Afterall, Chinese leader Xi Jinping’s proposed visit to Pakistan in 2014 to cement CPEC was put off due to PTI’s massive protests against the then prime minister Nawaz Sharif, who was later unseated. Since no government in Islamabad has lasted its full term ever since the formation of Pakistan, it will be a tough call for the army to make this coalition work. With instability in Islamabad, the Chinese will continue their waiting game before putting more money into the CPEC and other projects.

Need for anti-terrorism coalition
Despite repeated warnings, the Pakistan army seems to be ineffective in combating the terror attacks orchestrated by several outfits–each with different motives. The most vicious ones occur at the beginning and the tail end of China’s ambitious CPEC, which aims to link the troubled province of Xinjiang with the equally troubled Gwadar in Balochistan. When the Chinese Vice Premier, He Lifeng, was in Islamabad in July 2023 to celebrate CPEC’s 10th anniversary, a suicide bomber killed 44 persons at a political rally in Khyber Pakhtunkhwa province. The Pakistan Taliban, Tehreek-e-Taliban-e-Pakistan (TTP), is also reportedly regrouping in the Afghan region bordering Khyber Pakhtunkhwa province against the CPEC passing through Peshawar.

The links between TTP and the Islamic State–Khorasan (ISK) is no secret. Recently, ISK has been actively targeting States within its self-proclaimed Islamic Khilafat of Khorasan, including Iran, Afghanistan, Pakistan and Central Asian countries, as well as their ‘friends’ such as China and Russia. These countries are also fertile recruiting centres for the organisation.

An informal alliance between TTP, ISK, BLA, Afghan Taliban and the Xinjiang/Uyghur freedom groups such as East Turkestan Islamic Movement (ETIM) and the Turkistan Islamic Party (TIP), a terrorist Uyghur Islamic extremist organisation founded in Pakistan by Hasan Mahsum, would be a formidable force to blow up almost all the Belt and Road Initiative (BRI) projects in the region. Let alone the Pakistan army, even the combined strength of all the States cannot eliminate these outfits completely. It is for the US, China, Russia and India to seriously consider an anti-terrorism coalition, which, in the present geopolitical dynamics, looks like a tall order.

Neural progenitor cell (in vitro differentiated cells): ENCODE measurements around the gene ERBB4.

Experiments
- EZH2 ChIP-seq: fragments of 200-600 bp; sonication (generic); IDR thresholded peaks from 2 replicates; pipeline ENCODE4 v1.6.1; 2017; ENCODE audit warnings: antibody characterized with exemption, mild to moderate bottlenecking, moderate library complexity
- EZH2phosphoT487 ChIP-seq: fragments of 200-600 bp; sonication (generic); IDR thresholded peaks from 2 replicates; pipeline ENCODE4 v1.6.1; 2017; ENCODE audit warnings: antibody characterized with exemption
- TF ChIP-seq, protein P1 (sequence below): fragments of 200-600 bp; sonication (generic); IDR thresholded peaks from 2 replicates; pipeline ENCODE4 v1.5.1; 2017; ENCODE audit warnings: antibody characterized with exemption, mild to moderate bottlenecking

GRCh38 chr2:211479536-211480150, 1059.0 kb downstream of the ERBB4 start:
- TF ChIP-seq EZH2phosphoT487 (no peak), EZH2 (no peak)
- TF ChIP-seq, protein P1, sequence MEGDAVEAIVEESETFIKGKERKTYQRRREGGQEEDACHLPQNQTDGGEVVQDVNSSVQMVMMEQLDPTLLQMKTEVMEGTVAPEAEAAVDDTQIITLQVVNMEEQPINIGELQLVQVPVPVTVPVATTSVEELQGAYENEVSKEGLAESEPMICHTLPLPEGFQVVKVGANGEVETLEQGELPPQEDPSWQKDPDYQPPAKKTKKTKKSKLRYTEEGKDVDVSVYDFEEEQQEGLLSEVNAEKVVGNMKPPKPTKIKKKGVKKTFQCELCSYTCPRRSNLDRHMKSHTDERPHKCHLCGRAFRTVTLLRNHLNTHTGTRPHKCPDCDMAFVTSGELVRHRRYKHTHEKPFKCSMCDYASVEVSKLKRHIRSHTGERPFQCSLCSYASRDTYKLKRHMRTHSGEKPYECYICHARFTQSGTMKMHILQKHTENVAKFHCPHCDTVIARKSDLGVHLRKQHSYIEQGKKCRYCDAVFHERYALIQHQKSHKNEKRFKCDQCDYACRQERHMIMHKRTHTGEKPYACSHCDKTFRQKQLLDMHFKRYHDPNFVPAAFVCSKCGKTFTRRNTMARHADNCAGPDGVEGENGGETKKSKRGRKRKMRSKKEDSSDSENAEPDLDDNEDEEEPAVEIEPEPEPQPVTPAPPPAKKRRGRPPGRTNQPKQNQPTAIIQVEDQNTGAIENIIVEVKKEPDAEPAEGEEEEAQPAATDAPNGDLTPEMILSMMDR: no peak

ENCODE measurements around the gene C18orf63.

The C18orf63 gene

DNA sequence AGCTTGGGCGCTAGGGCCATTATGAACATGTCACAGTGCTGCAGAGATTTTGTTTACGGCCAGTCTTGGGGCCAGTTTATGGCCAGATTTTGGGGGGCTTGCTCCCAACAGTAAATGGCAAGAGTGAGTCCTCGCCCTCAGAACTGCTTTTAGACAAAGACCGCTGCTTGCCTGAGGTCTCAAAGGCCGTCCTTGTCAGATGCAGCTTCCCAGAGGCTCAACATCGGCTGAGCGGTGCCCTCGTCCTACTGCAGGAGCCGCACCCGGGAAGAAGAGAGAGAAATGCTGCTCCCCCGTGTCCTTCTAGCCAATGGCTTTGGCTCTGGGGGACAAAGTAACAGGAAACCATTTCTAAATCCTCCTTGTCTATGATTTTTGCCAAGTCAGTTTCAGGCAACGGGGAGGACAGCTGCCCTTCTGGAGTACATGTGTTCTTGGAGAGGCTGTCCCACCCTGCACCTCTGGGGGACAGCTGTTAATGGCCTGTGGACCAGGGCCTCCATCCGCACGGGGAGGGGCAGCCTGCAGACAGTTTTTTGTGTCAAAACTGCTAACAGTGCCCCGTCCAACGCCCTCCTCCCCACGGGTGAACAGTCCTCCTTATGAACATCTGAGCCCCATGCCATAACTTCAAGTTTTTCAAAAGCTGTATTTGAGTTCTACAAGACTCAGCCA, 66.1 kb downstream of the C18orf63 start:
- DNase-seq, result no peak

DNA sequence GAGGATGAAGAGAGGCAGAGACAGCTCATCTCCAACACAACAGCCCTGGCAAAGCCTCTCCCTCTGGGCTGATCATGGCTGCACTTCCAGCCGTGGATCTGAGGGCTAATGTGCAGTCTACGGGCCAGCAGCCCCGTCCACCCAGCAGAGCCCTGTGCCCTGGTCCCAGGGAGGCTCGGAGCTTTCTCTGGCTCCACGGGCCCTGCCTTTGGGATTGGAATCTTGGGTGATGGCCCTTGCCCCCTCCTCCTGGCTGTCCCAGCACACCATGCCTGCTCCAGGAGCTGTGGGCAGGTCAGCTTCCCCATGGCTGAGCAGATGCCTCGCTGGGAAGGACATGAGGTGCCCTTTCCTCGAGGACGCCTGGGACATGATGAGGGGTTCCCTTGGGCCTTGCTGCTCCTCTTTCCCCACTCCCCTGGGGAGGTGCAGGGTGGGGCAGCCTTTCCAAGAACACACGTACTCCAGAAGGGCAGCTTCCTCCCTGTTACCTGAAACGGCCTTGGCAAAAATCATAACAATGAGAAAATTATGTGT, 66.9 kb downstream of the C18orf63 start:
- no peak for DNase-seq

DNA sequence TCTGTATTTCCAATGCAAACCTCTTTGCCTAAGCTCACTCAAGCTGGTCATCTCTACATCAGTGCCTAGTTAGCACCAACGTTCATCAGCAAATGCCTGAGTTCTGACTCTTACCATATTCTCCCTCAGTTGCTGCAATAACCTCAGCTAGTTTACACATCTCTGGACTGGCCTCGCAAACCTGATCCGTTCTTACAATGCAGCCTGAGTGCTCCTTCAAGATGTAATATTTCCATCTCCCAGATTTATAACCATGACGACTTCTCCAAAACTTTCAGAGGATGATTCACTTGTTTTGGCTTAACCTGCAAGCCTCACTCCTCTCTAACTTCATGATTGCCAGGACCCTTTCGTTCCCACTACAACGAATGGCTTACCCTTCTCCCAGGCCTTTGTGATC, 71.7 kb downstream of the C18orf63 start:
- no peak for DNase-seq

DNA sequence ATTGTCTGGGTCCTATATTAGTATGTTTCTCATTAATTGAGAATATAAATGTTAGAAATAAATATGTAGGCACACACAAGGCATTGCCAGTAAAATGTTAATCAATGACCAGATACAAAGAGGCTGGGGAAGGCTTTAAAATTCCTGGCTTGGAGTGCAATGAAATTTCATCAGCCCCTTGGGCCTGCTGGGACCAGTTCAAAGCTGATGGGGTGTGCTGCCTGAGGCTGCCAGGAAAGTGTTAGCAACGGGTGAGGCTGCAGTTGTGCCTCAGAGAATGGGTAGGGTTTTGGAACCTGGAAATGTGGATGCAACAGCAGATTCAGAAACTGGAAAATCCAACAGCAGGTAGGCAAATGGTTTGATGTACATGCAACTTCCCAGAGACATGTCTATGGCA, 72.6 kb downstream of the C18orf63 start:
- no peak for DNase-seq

China’s frustration with Islamabad over repeated terror attacks on CPEC projects is evident. Besides cutting down on the proposed investment, Beijing has refused to include cooperation in the areas of energy, water management, and climate change under the CPEC projects. Islamabad’s proposal for cooperation in cross-border tourism in Gilgit-Baltistan, Khyber Pakhtunkhwa, and coastal tourism, as well as the setting up a new Joint Working Group (JWG) and the inclusion of a 500kv transmission line from Hub to Gwadar to link the seaport city with the national grid, were all rejected by China.

Balochistan, the largest province that Pakistan annexed in 1948, is simmering with discontent as its mineral wealth is being looted by China. The marginalised Baloch tribe has taken to armed struggle as a last resort and may not relent till its vision of “Azad Balochistan” is realised. The sooner China accepts the reality, the better it will be. Meanwhile, it is free to sink its investments in the endless pit of a failed state.

Our Correspondent

Our Correspondent